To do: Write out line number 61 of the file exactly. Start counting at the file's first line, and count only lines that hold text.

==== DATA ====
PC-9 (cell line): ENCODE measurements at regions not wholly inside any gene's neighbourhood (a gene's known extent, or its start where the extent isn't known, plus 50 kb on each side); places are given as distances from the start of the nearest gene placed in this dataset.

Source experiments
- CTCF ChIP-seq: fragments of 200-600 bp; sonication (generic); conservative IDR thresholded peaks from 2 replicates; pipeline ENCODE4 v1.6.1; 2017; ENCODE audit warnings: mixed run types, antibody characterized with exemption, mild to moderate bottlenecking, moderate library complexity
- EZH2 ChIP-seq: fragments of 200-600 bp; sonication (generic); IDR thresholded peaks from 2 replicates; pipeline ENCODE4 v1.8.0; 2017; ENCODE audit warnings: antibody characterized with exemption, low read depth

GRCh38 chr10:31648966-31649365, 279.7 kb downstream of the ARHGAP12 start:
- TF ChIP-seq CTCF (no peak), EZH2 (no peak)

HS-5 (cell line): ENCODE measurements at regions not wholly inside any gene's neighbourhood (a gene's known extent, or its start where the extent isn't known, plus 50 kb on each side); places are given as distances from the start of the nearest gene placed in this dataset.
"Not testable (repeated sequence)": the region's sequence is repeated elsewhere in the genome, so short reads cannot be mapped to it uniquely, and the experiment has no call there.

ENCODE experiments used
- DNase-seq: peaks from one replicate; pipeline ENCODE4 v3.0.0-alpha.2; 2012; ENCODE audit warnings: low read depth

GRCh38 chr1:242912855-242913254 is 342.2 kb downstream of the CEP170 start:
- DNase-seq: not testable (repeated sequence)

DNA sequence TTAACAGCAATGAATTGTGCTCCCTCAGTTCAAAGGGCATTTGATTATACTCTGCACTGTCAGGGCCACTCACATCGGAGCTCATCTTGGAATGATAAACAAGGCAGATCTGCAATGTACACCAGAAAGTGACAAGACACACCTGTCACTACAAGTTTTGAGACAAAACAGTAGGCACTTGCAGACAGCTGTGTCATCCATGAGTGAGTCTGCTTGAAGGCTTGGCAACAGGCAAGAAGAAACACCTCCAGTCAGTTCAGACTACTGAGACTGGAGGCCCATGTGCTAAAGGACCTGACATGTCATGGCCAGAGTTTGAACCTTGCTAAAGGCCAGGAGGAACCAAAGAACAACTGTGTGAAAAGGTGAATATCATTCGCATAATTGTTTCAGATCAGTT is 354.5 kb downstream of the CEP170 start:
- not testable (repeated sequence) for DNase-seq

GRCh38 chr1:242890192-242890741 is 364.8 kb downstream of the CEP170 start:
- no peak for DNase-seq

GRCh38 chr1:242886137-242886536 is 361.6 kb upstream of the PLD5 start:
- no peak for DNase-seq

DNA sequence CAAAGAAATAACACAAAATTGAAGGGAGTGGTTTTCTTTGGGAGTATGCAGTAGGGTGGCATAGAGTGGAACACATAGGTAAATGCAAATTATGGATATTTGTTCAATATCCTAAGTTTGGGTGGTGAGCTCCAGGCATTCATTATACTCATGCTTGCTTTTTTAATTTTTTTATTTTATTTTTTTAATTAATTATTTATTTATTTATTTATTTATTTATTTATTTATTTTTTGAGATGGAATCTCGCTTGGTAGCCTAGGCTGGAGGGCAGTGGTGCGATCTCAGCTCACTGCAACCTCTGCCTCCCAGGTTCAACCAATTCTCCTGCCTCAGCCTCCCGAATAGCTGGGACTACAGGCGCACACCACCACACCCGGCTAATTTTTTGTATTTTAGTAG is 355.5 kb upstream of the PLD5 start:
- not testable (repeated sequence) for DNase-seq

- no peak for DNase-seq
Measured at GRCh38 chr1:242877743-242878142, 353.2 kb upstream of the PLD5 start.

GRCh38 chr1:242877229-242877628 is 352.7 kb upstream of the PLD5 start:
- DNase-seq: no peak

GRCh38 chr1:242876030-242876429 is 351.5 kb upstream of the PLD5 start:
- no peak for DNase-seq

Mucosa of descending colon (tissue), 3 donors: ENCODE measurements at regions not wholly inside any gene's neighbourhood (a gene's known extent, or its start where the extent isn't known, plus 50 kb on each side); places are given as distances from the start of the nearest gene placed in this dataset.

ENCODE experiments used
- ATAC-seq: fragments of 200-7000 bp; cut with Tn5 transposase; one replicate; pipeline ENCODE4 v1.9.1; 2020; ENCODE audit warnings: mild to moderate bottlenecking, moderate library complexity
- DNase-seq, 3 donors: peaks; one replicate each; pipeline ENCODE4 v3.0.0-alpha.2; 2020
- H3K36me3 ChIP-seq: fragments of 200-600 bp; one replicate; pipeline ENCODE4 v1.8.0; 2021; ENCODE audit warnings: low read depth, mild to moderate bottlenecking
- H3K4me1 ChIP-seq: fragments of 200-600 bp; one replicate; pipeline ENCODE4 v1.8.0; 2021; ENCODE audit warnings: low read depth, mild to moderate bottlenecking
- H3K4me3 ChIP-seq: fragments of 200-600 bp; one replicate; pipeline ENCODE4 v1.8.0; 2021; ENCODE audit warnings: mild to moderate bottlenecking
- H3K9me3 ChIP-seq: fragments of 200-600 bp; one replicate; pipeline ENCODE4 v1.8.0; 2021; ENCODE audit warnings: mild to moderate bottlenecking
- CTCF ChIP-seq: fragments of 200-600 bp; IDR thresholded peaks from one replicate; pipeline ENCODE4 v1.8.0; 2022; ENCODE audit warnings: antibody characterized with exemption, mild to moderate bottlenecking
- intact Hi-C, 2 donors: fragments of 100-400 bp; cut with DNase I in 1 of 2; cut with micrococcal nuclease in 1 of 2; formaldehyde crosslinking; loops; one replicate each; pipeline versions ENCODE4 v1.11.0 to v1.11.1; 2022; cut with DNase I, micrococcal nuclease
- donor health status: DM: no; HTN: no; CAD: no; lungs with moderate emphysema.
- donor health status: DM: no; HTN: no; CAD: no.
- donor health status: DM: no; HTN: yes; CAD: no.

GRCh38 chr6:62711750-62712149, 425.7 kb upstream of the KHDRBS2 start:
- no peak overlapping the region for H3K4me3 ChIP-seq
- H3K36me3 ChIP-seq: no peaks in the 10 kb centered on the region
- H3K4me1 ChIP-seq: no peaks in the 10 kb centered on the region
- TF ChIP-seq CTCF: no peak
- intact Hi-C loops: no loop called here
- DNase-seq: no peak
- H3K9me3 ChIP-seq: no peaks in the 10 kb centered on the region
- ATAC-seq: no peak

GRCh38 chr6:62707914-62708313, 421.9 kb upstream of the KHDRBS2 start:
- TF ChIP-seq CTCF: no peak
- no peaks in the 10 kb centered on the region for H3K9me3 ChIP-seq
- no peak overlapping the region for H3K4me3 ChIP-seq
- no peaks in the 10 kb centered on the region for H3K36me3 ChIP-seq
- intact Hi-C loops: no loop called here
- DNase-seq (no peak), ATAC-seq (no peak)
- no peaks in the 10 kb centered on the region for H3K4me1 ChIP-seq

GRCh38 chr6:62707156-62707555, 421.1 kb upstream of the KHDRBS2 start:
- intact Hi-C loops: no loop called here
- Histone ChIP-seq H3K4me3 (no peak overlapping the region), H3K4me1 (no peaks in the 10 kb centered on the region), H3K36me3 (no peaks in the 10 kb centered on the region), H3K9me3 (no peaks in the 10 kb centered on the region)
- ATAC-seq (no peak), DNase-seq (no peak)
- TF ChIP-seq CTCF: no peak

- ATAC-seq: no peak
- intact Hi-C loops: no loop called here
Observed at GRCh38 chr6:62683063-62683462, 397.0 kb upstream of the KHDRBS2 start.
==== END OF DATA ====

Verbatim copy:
- TF ChIP-seq CTCF: no peak